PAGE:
Russia’s Five-Battalion-Strong Army

Publication: Eurasia Daily Monitor Volume: 8 Issue: 14
January 20, 2011 01:40 PM Age: 4 yrs
Category: Eurasia Daily Monitor, Home Page, Domestic/Social, Military/Security, Russia

(RIA Novosti)

Russian military reform, initiated in the fall of 2008 after the short war with Georgia in August of the same year, has reached a critical junction: the old military machine has been dismantled, while a new one is struggling to emerge. Today, Russia is in a precarious situation, when as a result of a combination of several factors its effective offensive military capability is at a historically low ebb. While official pronouncements continue to be traditionally optimistic that the reform is proceeding according to plan, alarm signals are increasing from the expert community.

A new book of reports by experts was released this week in Moscow by the Center of Analysis of Strategies and Technologies (CAST) – a well-known think tank closely connected to the Russian authorities: “Novaya Armiya Rossiya” (The New Russian Army) (http://periscope2.ru/pdf/new_russian_army_sm.pdf). The book lists a number of technical, strategic and personnel problems that bedevil the present Russian armed forces: including a lack of modern weapons, vague military doctrine that does not distinguish precisely what threats Russia faces and the military means that must be developed to counter them. Russia is an isolated power with no significant allies, while the Collective Security Treaty Organization (CSTO), comprising Russia, Belarus, Armenia, Kyrgyzstan, Tajikistan, Kazakhstan and Uzbekistan, depends on Russia’s limited defense resources. According to CAST experts, CSTO allies are weak and disloyal and unprepared or able to support Russia politically or militarily, while these countries require constant commitment and investment. Additionally, an acute manning crisis has diminished the combat readiness of the so called “permanent readiness brigades.”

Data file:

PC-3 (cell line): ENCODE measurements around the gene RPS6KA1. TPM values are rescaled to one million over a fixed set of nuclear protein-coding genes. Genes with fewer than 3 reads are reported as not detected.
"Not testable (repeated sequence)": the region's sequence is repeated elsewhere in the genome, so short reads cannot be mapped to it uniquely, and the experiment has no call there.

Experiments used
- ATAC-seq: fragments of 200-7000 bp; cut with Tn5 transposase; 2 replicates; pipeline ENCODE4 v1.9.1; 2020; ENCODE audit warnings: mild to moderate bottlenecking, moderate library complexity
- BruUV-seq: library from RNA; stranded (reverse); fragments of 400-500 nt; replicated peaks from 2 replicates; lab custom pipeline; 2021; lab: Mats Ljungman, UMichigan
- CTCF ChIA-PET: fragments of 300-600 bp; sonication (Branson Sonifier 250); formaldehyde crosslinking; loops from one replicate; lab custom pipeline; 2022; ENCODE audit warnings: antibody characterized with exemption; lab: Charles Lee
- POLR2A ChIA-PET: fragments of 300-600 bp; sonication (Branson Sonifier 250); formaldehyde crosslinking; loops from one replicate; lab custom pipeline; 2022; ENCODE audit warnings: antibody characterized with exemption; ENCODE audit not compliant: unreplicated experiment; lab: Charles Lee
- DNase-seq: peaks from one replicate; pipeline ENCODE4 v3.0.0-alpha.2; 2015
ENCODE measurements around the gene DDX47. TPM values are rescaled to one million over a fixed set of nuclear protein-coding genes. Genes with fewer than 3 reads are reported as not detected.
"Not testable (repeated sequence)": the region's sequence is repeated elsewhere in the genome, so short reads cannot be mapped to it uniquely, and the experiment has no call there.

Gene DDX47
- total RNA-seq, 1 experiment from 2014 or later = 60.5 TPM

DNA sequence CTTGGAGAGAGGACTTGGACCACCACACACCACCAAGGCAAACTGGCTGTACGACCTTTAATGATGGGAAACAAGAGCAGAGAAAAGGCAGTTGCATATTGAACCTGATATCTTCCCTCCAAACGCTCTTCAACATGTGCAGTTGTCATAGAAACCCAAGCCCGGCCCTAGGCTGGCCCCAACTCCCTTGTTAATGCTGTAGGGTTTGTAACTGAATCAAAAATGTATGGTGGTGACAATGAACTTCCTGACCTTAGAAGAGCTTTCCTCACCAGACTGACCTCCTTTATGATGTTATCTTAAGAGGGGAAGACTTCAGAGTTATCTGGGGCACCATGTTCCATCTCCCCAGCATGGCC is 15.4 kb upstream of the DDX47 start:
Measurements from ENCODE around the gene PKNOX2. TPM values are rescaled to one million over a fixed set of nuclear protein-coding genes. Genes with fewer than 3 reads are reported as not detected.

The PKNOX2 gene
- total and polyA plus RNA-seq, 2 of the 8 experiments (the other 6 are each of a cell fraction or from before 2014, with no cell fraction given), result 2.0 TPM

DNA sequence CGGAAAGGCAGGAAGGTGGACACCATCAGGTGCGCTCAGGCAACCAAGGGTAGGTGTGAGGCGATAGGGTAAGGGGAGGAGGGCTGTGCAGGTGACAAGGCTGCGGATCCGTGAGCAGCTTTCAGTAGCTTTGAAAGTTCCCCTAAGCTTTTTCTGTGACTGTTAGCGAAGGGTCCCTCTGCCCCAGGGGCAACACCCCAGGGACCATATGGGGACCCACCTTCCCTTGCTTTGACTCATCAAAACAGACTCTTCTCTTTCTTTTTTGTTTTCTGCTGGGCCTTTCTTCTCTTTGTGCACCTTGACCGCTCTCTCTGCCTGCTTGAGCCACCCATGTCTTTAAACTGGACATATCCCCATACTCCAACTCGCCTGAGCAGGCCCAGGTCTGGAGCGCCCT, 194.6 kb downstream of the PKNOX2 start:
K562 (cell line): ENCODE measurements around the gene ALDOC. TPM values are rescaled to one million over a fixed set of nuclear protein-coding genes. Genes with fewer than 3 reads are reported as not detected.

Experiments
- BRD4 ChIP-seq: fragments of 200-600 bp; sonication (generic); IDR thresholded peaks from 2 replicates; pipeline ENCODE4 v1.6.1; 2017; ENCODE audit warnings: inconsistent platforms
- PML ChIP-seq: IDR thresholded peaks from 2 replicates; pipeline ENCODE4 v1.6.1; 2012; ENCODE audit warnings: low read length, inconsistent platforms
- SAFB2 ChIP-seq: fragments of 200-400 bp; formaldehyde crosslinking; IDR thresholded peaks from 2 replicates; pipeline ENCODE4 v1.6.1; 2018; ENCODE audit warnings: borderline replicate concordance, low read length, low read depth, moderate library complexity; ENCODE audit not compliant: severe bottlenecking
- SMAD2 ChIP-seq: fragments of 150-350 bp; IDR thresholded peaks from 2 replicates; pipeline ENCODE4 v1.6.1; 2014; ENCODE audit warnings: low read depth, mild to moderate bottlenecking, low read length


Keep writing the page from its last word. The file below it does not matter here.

Officially, the fall draft of 2010 that ended on December 31, 2010, was declared a success by the defense ministry with 280,000 draftees called up as planned (RIA Novosti, December 31). But this does not seem to be entirely true and the growing under manning of units is being reported (EDM, January 18). The staff of the interior troops of the interior ministry has complained that they requested 27,000 new recruits in the fall of 2010, but the defense ministry (the General Staff) reduced the request to 20,000 and actually provided only 18,500. The Deputy Chief of the Interior Troops, Lieutenant-General Sergei Topchiy, also complained: “A drastically increased number of draftees with a criminal record have been arriving to fill the ranks in the fall of 2010 and this is causing concern.” The defense ministry today is calling up 18-year olds born in the early 1990’s, when the birthrate of males plummeted in Russia from 1.5 million in the mid 1980’s to under 800,000 (Interfax, January 3). The interior troops’ brigades and divisions are used to reinforce the police in case of mass rioting and to confront Islamist rebels in the North Caucasus. Drafting criminals into the interior and defense ministry units has promoted criminal hazing in the barracks and reduced combat readiness.